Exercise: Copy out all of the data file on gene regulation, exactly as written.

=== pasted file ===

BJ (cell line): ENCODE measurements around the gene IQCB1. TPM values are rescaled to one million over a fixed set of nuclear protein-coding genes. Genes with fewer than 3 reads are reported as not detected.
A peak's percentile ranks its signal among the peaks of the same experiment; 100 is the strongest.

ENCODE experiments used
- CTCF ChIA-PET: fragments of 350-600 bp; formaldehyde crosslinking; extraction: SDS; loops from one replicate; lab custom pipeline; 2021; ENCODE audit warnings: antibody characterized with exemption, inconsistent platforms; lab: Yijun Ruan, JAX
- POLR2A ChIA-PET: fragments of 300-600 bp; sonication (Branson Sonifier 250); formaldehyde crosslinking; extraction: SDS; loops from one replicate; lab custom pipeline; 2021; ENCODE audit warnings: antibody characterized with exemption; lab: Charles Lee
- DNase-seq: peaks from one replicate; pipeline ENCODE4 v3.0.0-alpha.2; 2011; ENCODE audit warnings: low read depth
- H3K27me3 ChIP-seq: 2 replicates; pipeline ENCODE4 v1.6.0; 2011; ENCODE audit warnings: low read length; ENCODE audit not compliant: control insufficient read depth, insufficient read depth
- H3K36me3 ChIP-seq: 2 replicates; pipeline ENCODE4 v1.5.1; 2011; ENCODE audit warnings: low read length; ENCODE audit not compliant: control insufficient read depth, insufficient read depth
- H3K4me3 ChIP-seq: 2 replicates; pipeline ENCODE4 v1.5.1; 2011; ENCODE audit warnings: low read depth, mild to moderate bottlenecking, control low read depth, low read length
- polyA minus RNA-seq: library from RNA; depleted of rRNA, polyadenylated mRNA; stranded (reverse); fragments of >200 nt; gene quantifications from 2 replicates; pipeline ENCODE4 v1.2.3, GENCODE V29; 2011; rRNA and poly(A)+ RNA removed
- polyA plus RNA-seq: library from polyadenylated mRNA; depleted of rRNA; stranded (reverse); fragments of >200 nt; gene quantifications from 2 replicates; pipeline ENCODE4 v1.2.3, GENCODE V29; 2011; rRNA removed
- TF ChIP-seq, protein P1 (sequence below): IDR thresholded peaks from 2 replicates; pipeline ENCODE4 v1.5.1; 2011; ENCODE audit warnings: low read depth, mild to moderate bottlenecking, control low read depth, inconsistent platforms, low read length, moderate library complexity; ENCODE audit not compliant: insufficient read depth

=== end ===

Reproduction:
BJ (cell line): ENCODE measurements around the gene IQCB1. TPM values are rescaled to one million over a fixed set of nuclear protein-coding genes. Genes with fewer than 3 reads are reported as not detected.
A peak's percentile ranks its signal among the peaks of the same experiment; 100 is the strongest.

ENCODE experiments used
- CTCF ChIA-PET: fragments of 350-600 bp; formaldehyde crosslinking; extraction: SDS; loops from one replicate; lab custom pipeline; 2021; ENCODE audit warnings: antibody characterized with exemption, inconsistent platforms; lab: Yijun Ruan, JAX
- POLR2A ChIA-PET: fragments of 300-600 bp; sonication (Branson Sonifier 250); formaldehyde crosslinking; extraction: SDS; loops from one replicate; lab custom pipeline; 2021; ENCODE audit warnings: antibody characterized with exemption; lab: Charles Lee
- DNase-seq: peaks from one replicate; pipeline ENCODE4 v3.0.0-alpha.2; 2011; ENCODE audit warnings: low read depth
- H3K27me3 ChIP-seq: 2 replicates; pipeline ENCODE4 v1.6.0; 2011; ENCODE audit warnings: low read length; ENCODE audit not compliant: control insufficient read depth, insufficient read depth
- H3K36me3 ChIP-seq: 2 replicates; pipeline ENCODE4 v1.5.1; 2011; ENCODE audit warnings: low read length; ENCODE audit not compliant: control insufficient read depth, insufficient read depth
- H3K4me3 ChIP-seq: 2 replicates; pipeline ENCODE4 v1.5.1; 2011; ENCODE audit warnings: low read depth, mild to moderate bottlenecking, control low read depth, low read length
- polyA minus RNA-seq: library from RNA; depleted of rRNA, polyadenylated mRNA; stranded (reverse); fragments of >200 nt; gene quantifications from 2 replicates; pipeline ENCODE4 v1.2.3, GENCODE V29; 2011; rRNA and poly(A)+ RNA removed
- polyA plus RNA-seq: library from polyadenylated mRNA; depleted of rRNA; stranded (reverse); fragments of >200 nt; gene quantifications from 2 replicates; pipeline ENCODE4 v1.2.3, GENCODE V29; 2011; rRNA removed
- TF ChIP-seq, protein P1 (sequence below): IDR thresholded peaks from 2 replicates; pipeline ENCODE4 v1.5.1; 2011; ENCODE audit warnings: low read depth, mild to moderate bottlenecking, control low read depth, inconsistent platforms, low read length, moderate library complexity; ENCODE audit not compliant: insufficient read depth